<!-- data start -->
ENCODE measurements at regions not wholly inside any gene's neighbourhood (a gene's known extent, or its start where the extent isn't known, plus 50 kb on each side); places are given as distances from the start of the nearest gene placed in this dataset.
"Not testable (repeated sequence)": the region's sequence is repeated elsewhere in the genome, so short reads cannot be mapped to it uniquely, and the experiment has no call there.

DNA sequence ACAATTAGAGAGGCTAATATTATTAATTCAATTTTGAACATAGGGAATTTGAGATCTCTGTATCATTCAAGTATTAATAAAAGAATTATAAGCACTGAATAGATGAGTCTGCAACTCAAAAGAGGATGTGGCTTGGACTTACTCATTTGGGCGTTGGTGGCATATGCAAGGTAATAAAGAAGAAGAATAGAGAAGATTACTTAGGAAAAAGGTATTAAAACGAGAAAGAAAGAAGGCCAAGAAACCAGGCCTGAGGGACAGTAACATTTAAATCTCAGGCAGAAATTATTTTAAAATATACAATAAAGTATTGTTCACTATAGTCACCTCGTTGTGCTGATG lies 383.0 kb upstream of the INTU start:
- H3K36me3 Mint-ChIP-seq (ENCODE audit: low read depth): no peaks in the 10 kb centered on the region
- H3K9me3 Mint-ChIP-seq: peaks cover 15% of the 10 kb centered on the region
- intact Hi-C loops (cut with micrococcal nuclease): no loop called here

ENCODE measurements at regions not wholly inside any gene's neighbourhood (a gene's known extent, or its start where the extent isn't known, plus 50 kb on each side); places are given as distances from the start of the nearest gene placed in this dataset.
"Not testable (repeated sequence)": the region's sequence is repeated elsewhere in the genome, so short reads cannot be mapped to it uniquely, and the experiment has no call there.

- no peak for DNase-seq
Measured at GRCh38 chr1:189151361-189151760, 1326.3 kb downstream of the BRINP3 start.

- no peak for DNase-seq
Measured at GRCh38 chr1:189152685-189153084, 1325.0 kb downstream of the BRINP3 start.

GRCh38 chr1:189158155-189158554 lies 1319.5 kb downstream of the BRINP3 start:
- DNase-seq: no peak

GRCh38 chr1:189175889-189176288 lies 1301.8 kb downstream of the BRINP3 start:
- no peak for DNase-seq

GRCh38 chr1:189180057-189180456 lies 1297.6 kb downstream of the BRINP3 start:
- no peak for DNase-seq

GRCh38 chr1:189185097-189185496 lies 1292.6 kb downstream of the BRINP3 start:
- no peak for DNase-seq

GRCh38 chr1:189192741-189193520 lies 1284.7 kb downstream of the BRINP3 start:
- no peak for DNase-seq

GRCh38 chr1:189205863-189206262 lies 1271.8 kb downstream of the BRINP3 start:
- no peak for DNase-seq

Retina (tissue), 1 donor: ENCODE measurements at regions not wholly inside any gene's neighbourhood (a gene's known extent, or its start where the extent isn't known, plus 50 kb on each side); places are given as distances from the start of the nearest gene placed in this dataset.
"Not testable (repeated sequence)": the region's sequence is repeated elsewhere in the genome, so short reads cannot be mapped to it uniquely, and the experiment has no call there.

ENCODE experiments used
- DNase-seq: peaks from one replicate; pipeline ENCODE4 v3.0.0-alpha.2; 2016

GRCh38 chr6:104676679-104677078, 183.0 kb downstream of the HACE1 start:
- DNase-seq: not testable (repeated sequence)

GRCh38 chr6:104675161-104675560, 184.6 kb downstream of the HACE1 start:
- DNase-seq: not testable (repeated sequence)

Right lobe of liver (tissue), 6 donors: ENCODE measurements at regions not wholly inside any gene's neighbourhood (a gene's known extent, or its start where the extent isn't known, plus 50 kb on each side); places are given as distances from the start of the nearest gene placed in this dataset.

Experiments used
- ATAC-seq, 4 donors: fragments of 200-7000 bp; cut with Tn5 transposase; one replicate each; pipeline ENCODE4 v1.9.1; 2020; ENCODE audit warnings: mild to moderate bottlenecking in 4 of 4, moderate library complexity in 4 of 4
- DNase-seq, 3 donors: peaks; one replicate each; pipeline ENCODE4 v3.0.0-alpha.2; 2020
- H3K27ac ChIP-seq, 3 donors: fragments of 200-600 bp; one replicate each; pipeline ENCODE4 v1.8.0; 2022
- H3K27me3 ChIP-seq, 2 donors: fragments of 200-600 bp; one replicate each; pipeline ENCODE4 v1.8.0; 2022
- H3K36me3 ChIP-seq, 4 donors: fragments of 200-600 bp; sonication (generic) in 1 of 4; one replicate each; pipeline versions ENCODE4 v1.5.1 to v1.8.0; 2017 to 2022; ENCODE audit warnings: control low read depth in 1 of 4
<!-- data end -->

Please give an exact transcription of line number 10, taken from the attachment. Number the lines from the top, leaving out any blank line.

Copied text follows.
Measured at GRCh38 chr1:189151361-189151760, 1326.3 kb downstream of the BRINP3 start.